Background: The majority of preclinical biomedical research involves studies of males rather than females. It is thought that researchers have avoided females based on the idea that female traits are more variable than those of males because of cyclic variation in effects of ovarian hormones.
Methods: To test the assumption of inherently greater female variability, we analyzed 293 microarray datasets measuring gene expression in various tissues of mice and humans, comprising analysis of more than 5 million probes.
Results: Meta-analysis showed that on average, male gene expression is slightly more variable than that of females although the difference is small. We also tested if the X chromosome of humans shows greater variability in gene expression in males than in females, as might be expected because of hemizygous exposure of polymorphic X alleles but again found little sex difference.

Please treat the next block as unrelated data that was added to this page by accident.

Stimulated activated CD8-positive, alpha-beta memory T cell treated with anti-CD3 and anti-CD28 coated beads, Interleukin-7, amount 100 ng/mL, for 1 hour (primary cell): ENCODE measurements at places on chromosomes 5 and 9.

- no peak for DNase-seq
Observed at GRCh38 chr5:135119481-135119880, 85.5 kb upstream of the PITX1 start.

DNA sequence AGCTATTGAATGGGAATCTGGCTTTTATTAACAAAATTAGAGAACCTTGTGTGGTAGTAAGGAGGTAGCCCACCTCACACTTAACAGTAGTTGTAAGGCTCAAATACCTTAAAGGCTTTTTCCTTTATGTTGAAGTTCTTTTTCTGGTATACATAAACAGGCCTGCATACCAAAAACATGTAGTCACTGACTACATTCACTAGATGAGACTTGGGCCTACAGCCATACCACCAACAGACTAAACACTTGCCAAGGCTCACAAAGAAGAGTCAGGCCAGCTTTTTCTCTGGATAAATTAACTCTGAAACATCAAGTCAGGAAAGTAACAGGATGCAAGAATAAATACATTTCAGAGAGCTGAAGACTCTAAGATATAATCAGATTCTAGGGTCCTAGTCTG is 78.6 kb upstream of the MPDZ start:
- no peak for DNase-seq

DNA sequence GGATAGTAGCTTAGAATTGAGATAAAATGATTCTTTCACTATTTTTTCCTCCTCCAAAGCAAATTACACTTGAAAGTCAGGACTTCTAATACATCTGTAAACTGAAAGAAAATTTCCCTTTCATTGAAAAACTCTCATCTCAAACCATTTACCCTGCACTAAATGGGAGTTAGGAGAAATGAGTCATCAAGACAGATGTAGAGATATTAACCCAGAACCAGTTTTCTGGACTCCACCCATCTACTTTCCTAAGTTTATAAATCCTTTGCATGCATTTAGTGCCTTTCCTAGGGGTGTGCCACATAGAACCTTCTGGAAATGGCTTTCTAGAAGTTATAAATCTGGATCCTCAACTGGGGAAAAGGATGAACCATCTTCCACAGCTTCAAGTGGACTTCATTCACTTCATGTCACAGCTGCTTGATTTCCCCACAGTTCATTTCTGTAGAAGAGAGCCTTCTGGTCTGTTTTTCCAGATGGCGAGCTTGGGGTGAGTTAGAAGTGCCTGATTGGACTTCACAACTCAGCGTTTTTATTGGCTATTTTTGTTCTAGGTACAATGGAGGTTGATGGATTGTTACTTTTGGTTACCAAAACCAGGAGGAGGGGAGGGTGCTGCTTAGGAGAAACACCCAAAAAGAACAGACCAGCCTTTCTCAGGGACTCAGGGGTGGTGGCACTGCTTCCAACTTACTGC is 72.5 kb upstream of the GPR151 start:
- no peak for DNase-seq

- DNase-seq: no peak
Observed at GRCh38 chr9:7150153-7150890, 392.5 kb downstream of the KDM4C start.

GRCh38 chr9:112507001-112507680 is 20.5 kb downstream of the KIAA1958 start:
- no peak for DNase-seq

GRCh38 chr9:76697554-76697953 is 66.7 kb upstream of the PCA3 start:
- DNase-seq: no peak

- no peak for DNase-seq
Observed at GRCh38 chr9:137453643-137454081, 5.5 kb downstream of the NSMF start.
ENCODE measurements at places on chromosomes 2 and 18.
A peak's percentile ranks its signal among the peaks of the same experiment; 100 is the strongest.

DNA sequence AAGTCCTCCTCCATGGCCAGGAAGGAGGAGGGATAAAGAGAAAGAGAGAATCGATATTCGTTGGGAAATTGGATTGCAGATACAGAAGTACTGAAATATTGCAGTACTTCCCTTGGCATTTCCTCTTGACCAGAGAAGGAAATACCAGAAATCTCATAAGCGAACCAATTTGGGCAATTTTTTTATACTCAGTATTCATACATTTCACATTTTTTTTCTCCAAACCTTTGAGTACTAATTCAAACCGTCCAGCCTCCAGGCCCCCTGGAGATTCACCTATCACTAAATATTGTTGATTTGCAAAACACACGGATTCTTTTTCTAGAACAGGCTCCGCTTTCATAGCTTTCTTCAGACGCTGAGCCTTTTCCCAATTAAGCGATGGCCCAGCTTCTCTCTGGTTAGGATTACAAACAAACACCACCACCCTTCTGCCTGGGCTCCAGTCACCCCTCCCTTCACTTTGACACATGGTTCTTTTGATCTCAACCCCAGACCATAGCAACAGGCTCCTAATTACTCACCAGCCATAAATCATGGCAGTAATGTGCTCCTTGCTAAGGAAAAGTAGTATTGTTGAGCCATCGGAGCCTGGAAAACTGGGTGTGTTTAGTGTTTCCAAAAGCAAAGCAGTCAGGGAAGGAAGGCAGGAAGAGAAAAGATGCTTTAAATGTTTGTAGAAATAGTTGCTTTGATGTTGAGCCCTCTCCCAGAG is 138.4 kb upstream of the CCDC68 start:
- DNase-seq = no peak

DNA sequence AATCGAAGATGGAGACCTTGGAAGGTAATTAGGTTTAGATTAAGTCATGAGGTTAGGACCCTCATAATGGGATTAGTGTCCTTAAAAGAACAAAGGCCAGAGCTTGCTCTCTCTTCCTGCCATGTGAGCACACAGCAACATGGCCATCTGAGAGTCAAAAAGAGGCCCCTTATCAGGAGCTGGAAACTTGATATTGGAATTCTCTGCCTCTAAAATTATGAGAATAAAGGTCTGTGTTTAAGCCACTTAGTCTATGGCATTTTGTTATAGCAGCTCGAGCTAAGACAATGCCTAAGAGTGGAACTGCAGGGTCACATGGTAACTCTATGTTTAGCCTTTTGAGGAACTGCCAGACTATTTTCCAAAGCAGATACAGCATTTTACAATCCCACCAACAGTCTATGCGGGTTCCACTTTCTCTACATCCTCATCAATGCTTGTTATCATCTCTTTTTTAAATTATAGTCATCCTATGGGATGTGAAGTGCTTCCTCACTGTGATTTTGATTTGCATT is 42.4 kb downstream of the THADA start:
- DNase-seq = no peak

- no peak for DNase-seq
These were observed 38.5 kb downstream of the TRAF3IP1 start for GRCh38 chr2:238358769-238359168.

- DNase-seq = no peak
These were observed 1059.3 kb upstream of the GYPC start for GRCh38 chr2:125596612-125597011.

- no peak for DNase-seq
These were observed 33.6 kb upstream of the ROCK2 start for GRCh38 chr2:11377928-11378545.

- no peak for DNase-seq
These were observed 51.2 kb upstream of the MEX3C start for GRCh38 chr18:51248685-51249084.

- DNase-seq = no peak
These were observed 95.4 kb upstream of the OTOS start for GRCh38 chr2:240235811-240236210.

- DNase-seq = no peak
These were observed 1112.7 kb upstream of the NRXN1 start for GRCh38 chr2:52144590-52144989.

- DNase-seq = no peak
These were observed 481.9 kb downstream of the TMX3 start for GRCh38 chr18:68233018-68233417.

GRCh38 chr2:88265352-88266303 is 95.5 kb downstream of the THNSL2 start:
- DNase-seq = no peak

Conclusion: Our analysis supports and extends previous studies reporting no overall greater phenotypic variability in females.
Keywords: Gene expression; Sex bias; Sexual differentiation.